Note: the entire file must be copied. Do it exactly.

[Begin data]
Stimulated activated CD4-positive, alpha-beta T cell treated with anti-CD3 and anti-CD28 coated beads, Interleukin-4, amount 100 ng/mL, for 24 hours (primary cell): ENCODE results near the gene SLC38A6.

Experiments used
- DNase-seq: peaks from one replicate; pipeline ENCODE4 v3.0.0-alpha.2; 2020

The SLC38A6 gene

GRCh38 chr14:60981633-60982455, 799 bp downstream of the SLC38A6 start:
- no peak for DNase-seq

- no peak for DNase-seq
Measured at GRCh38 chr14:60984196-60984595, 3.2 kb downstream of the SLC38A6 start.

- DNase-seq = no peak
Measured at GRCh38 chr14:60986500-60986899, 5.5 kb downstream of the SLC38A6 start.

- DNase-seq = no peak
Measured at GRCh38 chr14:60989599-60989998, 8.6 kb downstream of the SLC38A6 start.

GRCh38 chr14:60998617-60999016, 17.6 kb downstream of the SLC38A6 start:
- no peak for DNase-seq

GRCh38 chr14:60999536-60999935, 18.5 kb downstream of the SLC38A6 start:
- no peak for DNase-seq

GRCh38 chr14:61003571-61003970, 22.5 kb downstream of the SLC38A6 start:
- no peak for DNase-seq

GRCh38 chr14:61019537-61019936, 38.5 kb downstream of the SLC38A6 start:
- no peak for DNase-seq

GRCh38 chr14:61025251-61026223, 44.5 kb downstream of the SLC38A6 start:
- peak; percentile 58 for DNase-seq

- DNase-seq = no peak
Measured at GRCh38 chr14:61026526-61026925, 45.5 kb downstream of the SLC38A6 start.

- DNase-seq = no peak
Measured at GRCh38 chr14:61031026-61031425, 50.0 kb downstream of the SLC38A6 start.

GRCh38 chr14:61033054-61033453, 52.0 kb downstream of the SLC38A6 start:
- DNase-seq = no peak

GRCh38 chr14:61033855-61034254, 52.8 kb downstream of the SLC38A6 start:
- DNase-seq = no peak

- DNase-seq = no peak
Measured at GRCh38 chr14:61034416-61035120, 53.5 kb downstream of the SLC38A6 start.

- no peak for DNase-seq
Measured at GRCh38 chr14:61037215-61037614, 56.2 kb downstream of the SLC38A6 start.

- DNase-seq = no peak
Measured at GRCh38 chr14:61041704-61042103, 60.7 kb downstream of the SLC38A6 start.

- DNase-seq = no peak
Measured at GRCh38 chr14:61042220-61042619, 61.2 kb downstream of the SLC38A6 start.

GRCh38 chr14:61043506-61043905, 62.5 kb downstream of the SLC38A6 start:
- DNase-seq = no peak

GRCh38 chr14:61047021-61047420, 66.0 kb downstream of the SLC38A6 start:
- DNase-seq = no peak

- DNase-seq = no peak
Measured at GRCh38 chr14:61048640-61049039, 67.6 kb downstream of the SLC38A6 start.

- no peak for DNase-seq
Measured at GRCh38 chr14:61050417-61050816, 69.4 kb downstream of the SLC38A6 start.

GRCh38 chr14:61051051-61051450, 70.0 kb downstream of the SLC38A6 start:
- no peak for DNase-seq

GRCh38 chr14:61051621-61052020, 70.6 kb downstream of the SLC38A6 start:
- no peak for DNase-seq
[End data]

Stimulated activated CD4-positive, alpha-beta T cell treated with anti-CD3 and anti-CD28 coated beads, Interleukin-4, amount 100 ng/mL, for 24 hours (primary cell): ENCODE results near the gene SLC38A6.

Experiments used
- DNase-seq: peaks from one replicate; pipeline ENCODE4 v3.0.0-alpha.2; 2020

The SLC38A6 gene

GRCh38 chr14:60981633-60982455, 799 bp downstream of the SLC38A6 start:
- no peak for DNase-seq

- no peak for DNase-seq
Measured at GRCh38 chr14:60984196-60984595, 3.2 kb downstream of the SLC38A6 start.

- DNase-seq = no peak
Measured at GRCh38 chr14:60986500-60986899, 5.5 kb downstream of the SLC38A6 start.

- DNase-seq = no peak
Measured at GRCh38 chr14:60989599-60989998, 8.6 kb downstream of the SLC38A6 start.

GRCh38 chr14:60998617-60999016, 17.6 kb downstream of the SLC38A6 start:
- no peak for DNase-seq

GRCh38 chr14:60999536-60999935, 18.5 kb downstream of the SLC38A6 start:
- no peak for DNase-seq

GRCh38 chr14:61003571-61003970, 22.5 kb downstream of the SLC38A6 start:
- no peak for DNase-seq

GRCh38 chr14:61019537-61019936, 38.5 kb downstream of the SLC38A6 start:
- no peak for DNase-seq

GRCh38 chr14:61025251-61026223, 44.5 kb downstream of the SLC38A6 start:
- peak; percentile 58 for DNase-seq

- DNase-seq = no peak
Measured at GRCh38 chr14:61026526-61026925, 45.5 kb downstream of the SLC38A6 start.

- DNase-seq = no peak
Measured at GRCh38 chr14:61031026-61031425, 50.0 kb downstream of the SLC38A6 start.

GRCh38 chr14:61033054-61033453, 52.0 kb downstream of the SLC38A6 start:
- DNase-seq = no peak

GRCh38 chr14:61033855-61034254, 52.8 kb downstream of the SLC38A6 start:
- DNase-seq = no peak

- DNase-seq = no peak
Measured at GRCh38 chr14:61034416-61035120, 53.5 kb downstream of the SLC38A6 start.

- no peak for DNase-seq
Measured at GRCh38 chr14:61037215-61037614, 56.2 kb downstream of the SLC38A6 start.

- DNase-seq = no peak
Measured at GRCh38 chr14:61041704-61042103, 60.7 kb downstream of the SLC38A6 start.

- DNase-seq = no peak
Measured at GRCh38 chr14:61042220-61042619, 61.2 kb downstream of the SLC38A6 start.

GRCh38 chr14:61043506-61043905, 62.5 kb downstream of the SLC38A6 start:
- DNase-seq = no peak

GRCh38 chr14:61047021-61047420, 66.0 kb downstream of the SLC38A6 start:
- DNase-seq = no peak

- DNase-seq = no peak
Measured at GRCh38 chr14:61048640-61049039, 67.6 kb downstream of the SLC38A6 start.

- no peak for DNase-seq
Measured at GRCh38 chr14:61050417-61050816, 69.4 kb downstream of the SLC38A6 start.

GRCh38 chr14:61051051-61051450, 70.0 kb downstream of the SLC38A6 start:
- no peak for DNase-seq

GRCh38 chr14:61051621-61052020, 70.6 kb downstream of the SLC38A6 start:
- no peak for DNase-seq